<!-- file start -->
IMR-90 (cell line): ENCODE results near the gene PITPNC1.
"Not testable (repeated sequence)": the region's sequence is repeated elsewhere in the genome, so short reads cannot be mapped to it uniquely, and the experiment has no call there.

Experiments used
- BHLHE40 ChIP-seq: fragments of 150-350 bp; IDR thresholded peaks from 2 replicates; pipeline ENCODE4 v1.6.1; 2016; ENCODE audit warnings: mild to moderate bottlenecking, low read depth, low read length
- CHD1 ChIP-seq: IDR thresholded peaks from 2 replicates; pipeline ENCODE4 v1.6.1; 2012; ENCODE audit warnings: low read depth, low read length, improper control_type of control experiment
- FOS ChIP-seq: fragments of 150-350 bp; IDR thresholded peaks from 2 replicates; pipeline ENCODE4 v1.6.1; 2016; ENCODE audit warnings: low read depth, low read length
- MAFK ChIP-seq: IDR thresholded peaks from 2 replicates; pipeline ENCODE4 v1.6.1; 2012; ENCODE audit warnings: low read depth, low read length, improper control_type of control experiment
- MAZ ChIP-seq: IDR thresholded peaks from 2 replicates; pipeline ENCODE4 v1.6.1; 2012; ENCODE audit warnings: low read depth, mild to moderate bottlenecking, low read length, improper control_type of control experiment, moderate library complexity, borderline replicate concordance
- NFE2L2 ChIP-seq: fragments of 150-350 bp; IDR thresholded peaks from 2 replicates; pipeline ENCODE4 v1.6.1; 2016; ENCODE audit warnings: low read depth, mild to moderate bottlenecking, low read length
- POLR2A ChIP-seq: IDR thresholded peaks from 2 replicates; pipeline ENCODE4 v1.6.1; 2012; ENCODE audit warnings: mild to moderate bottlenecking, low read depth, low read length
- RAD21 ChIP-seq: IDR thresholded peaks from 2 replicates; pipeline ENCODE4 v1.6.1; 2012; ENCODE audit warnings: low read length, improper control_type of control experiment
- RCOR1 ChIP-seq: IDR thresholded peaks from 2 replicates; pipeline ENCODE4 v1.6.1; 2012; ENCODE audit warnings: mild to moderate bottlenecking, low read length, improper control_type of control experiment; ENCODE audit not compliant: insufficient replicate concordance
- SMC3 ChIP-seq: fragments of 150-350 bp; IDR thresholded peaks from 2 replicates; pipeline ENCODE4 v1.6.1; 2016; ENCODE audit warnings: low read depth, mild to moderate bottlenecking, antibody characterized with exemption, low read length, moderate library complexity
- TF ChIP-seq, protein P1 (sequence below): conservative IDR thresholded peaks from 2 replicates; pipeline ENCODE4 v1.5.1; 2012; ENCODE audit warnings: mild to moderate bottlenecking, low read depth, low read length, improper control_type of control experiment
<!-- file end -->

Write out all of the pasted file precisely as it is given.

IMR-90 (cell line): ENCODE results near the gene PITPNC1.
"Not testable (repeated sequence)": the region's sequence is repeated elsewhere in the genome, so short reads cannot be mapped to it uniquely, and the experiment has no call there.

Experiments used
- BHLHE40 ChIP-seq: fragments of 150-350 bp; IDR thresholded peaks from 2 replicates; pipeline ENCODE4 v1.6.1; 2016; ENCODE audit warnings: mild to moderate bottlenecking, low read depth, low read length
- CHD1 ChIP-seq: IDR thresholded peaks from 2 replicates; pipeline ENCODE4 v1.6.1; 2012; ENCODE audit warnings: low read depth, low read length, improper control_type of control experiment
- FOS ChIP-seq: fragments of 150-350 bp; IDR thresholded peaks from 2 replicates; pipeline ENCODE4 v1.6.1; 2016; ENCODE audit warnings: low read depth, low read length
- MAFK ChIP-seq: IDR thresholded peaks from 2 replicates; pipeline ENCODE4 v1.6.1; 2012; ENCODE audit warnings: low read depth, low read length, improper control_type of control experiment
- MAZ ChIP-seq: IDR thresholded peaks from 2 replicates; pipeline ENCODE4 v1.6.1; 2012; ENCODE audit warnings: low read depth, mild to moderate bottlenecking, low read length, improper control_type of control experiment, moderate library complexity, borderline replicate concordance
- NFE2L2 ChIP-seq: fragments of 150-350 bp; IDR thresholded peaks from 2 replicates; pipeline ENCODE4 v1.6.1; 2016; ENCODE audit warnings: low read depth, mild to moderate bottlenecking, low read length
- POLR2A ChIP-seq: IDR thresholded peaks from 2 replicates; pipeline ENCODE4 v1.6.1; 2012; ENCODE audit warnings: mild to moderate bottlenecking, low read depth, low read length
- RAD21 ChIP-seq: IDR thresholded peaks from 2 replicates; pipeline ENCODE4 v1.6.1; 2012; ENCODE audit warnings: low read length, improper control_type of control experiment
- RCOR1 ChIP-seq: IDR thresholded peaks from 2 replicates; pipeline ENCODE4 v1.6.1; 2012; ENCODE audit warnings: mild to moderate bottlenecking, low read length, improper control_type of control experiment; ENCODE audit not compliant: insufficient replicate concordance
- SMC3 ChIP-seq: fragments of 150-350 bp; IDR thresholded peaks from 2 replicates; pipeline ENCODE4 v1.6.1; 2016; ENCODE audit warnings: low read depth, mild to moderate bottlenecking, antibody characterized with exemption, low read length, moderate library complexity
- TF ChIP-seq, protein P1 (sequence below): conservative IDR thresholded peaks from 2 replicates; pipeline ENCODE4 v1.5.1; 2012; ENCODE audit warnings: mild to moderate bottlenecking, low read depth, low read length, improper control_type of control experiment